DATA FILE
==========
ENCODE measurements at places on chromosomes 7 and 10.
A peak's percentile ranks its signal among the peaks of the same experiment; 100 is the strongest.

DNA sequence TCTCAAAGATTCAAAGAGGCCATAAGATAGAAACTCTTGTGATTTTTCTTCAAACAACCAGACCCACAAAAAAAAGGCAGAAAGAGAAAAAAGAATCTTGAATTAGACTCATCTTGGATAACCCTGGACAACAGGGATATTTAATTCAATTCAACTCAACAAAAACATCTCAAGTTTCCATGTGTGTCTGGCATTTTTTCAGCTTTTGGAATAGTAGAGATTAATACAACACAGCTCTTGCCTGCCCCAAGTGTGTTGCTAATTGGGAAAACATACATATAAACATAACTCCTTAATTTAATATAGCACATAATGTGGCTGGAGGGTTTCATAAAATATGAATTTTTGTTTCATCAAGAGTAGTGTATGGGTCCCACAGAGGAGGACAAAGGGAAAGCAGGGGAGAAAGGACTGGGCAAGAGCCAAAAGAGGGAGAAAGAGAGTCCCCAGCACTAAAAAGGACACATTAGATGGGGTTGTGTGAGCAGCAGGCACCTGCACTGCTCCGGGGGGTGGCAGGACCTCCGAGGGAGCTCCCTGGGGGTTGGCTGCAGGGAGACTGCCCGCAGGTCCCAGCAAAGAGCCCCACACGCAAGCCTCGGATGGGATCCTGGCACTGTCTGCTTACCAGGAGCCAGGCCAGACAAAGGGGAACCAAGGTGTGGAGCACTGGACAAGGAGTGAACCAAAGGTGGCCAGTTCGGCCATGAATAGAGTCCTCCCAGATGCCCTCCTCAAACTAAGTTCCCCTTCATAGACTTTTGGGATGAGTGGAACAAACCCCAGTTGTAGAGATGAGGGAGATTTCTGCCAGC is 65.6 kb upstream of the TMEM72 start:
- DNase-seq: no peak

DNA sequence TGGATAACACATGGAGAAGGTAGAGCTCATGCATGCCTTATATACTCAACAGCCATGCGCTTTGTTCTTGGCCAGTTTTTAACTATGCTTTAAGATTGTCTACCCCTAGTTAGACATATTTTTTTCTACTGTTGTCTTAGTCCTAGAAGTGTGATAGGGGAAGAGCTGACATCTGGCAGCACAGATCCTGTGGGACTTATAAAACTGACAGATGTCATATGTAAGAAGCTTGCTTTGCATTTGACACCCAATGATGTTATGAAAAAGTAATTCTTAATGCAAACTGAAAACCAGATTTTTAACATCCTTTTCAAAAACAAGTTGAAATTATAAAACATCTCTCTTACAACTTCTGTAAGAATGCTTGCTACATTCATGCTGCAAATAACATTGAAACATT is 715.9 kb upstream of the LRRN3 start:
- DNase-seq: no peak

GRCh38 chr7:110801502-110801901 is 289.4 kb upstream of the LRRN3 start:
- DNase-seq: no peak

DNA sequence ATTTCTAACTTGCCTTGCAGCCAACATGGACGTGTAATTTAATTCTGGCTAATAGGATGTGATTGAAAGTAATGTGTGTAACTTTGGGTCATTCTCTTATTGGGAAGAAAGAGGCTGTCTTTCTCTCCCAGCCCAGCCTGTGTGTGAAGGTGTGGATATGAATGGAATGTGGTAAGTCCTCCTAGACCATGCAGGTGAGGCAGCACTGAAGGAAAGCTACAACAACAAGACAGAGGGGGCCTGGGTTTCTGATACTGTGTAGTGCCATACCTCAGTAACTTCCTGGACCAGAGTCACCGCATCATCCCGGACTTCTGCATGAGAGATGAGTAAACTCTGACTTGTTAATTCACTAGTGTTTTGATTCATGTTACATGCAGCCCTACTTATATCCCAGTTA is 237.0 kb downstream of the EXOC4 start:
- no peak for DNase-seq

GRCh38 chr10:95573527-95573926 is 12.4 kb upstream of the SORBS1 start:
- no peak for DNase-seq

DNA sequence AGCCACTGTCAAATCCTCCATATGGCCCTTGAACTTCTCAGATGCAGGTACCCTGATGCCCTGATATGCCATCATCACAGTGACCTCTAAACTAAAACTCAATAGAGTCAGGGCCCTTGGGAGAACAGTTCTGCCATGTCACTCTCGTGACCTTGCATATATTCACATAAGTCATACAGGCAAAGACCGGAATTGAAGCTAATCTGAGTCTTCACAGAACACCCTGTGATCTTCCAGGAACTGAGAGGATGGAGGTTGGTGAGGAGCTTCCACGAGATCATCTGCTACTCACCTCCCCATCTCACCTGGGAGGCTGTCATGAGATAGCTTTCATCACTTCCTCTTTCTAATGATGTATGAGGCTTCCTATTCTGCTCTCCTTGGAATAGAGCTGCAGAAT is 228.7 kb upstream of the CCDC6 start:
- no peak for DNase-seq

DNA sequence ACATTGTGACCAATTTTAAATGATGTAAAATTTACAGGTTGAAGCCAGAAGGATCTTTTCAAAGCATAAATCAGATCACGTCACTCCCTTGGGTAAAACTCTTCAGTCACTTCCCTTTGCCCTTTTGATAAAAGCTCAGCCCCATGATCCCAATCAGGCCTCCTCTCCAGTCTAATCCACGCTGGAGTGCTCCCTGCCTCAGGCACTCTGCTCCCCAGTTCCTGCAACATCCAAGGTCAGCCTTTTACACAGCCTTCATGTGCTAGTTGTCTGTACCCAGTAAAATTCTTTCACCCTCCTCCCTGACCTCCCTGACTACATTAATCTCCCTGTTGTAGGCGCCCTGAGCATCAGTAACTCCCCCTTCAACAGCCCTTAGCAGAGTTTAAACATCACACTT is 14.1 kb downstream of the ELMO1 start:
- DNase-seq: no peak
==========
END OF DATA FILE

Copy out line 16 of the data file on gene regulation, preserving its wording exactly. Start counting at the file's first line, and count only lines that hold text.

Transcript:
- DNase-seq: no peak